James Crabtree’s excellent recent piece for Wired about the Conservative Party’s use of technology and new media raised some questions over the party’s Merlin database:
If each constituency has roughly 50,000 voters, even a superhuman (and wealthy) candidate can hope to reach about only half of them. This is where Merlin — the party’s little-publicised campaigning software, commissioned by Francis Maude back in 2005 and built by a small London-based tech outfit called Conchango — could really make an impact…
Candidates can feed in data from surveys posted through voters’ doors to create better targeted local “canvass sheets”. (This data is also fed directly back to party HQ, giving a more complete picture of local concerns.) More significantly, Merlin integrates Mosaic, a complex “people classification system” developed by the research firm Experian. Mosaic gives a detailed breakdown of 65 consumer “tribes” such as “café bar professionals” and “high-spending families”. These socio-demographic categories let candidates see who lives in their patch simply by typing in a postcode.
When Wired interviewed him, Elphicke had not yet begun to use Merlin in his local campaign. But others who had used the system told how its real power emerged when an extra factor is added: industrial-scale tailored opinion polling. Polling thousands, sometimes tens of thousands, of voters is hugely expensive. But here the Conservatives have a second weapon: the deep wallet of treasurer Lord Ashcroft, who bankrolls the party’s “key seats” campaign and its large polls of target voters. A poll might seek out the views of a Mosaic group — say, “overstretched young aspirers” — living in marginal seats in northern England.
If this group proved sceptical about Conservative policies on policing, the party could respond, using Merlin, by sending a letter on Tory crime policy only to that group. Merlin also promises full hand–held integration for election day: no more printouts to take door to door or voter lists to review, just party workers keeping CCHQ updated in real time about voter turnout and key seat performance using dedicated BlackBerry-like devices.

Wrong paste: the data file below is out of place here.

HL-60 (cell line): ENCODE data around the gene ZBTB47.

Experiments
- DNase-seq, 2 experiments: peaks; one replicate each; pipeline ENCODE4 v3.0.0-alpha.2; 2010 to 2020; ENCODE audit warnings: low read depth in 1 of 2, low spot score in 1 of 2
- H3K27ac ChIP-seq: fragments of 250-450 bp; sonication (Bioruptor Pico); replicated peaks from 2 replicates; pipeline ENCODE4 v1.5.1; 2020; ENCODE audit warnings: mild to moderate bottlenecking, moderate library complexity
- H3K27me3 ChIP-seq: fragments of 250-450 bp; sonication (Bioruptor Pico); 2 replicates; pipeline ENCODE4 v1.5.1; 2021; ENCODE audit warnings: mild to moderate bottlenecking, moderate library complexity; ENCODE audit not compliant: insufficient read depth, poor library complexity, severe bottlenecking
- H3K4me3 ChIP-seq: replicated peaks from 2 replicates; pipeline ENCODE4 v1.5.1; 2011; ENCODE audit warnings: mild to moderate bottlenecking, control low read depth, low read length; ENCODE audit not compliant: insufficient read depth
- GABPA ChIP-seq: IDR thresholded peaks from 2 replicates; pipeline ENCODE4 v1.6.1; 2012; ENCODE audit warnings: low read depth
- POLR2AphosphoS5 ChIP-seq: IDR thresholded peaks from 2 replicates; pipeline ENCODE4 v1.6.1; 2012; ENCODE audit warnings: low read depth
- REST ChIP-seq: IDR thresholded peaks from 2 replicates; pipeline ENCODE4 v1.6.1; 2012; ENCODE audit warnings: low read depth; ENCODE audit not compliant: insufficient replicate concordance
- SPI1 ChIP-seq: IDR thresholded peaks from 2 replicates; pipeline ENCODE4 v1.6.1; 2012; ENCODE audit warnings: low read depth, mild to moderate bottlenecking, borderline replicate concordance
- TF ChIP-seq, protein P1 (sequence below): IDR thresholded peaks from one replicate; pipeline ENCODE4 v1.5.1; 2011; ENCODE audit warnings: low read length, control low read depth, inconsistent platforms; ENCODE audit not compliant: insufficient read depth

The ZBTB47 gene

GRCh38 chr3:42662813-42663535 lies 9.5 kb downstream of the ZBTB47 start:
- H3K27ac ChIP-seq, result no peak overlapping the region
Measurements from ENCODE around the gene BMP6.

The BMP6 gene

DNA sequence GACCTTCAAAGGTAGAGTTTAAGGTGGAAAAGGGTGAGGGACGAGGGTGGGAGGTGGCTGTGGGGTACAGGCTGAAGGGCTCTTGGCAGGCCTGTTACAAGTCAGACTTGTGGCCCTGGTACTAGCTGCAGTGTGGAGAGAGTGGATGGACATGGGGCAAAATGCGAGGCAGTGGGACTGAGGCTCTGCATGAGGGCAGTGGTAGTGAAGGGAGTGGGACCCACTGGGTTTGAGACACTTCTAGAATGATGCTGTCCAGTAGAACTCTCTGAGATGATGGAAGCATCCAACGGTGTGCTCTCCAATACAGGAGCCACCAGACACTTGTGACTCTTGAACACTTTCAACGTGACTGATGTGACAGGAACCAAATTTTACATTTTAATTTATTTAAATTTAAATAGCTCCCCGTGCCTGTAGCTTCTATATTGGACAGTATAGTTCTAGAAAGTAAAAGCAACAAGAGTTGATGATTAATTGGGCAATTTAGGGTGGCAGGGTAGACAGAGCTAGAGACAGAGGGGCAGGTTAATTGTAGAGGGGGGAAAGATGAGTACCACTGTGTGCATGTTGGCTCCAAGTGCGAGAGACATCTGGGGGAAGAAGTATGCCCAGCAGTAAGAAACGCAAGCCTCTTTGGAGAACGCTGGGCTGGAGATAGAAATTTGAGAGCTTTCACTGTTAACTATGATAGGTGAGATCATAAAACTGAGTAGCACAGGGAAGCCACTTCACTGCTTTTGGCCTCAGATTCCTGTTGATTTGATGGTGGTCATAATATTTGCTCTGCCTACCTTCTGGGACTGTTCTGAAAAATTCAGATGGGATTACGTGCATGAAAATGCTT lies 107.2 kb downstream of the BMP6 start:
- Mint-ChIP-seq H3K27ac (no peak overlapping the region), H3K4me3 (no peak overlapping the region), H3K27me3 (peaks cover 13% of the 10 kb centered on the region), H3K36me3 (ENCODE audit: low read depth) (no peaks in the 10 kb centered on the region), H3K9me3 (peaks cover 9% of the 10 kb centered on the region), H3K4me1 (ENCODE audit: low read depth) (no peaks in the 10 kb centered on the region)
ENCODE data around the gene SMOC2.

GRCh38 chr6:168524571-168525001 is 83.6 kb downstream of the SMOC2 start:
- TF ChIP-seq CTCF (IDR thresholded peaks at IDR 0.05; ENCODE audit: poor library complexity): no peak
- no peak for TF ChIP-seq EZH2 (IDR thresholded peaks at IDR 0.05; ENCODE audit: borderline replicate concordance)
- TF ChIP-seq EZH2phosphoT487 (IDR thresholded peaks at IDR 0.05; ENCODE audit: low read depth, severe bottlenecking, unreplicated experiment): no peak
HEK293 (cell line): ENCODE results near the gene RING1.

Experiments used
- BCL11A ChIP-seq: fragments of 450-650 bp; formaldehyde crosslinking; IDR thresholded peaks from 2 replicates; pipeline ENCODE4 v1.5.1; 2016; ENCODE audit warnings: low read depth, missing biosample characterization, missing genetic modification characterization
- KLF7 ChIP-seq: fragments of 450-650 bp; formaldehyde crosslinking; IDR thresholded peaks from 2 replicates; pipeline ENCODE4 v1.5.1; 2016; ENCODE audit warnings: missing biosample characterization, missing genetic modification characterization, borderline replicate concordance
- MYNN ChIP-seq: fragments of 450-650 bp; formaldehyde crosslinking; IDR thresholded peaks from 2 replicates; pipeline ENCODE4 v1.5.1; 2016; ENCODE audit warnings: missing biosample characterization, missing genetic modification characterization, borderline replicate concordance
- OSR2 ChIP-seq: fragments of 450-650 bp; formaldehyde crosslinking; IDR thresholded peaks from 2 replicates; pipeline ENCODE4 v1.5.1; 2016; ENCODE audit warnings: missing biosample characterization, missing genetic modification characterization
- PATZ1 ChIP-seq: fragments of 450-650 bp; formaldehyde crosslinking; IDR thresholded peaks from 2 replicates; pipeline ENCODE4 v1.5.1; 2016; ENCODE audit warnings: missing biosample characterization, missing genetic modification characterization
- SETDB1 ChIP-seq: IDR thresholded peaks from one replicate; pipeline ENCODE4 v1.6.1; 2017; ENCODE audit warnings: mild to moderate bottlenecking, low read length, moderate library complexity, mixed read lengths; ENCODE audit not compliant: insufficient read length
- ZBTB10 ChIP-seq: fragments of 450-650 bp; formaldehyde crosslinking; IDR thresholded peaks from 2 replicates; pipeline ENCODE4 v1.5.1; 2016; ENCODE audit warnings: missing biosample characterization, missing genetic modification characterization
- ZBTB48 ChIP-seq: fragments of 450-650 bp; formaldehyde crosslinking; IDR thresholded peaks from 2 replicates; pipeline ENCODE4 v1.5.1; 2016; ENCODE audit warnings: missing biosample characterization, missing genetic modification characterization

Frances Maude admits that he “isn’t sure” if such plans will be ready in time; Merlin’s rollout has, at times, been “difficult”. Some of those who have used it for campaigning say the otherwise powerful system suffers “operational stability” issues (meaning sometimes it doesn’t work at all). Others worry that the party lacks the statistical know-how to make sense of its powerful tool.
Those doubts about whether or not Merlin really delivers the goods have now been echoed by the Financial Times:
Technological glitches and suspicion over modern campaign methods mean some party activists are shunning it…
In spite of the money spent purchasing the data and setting up the tools to exploit it, some candidates appear sceptical or hostile. Activists say it is difficult to tally polling information with the demographic data on the database, while many say the information is no better than what they would get from door-to-door canvassing.
“I wouldn’t touch it with a barge-pole,” said one candidate. “It is a very ambitious system introduced too close to a major event.”
Another complained that the system would sometimes crash when being used remotely by activists while canvassing. Even though the Merlin system had gone live in 2008, that was insufficient time to iron out kinks, he said. “To have an upgrade just before a general election smacks of desperation,” the candidate added.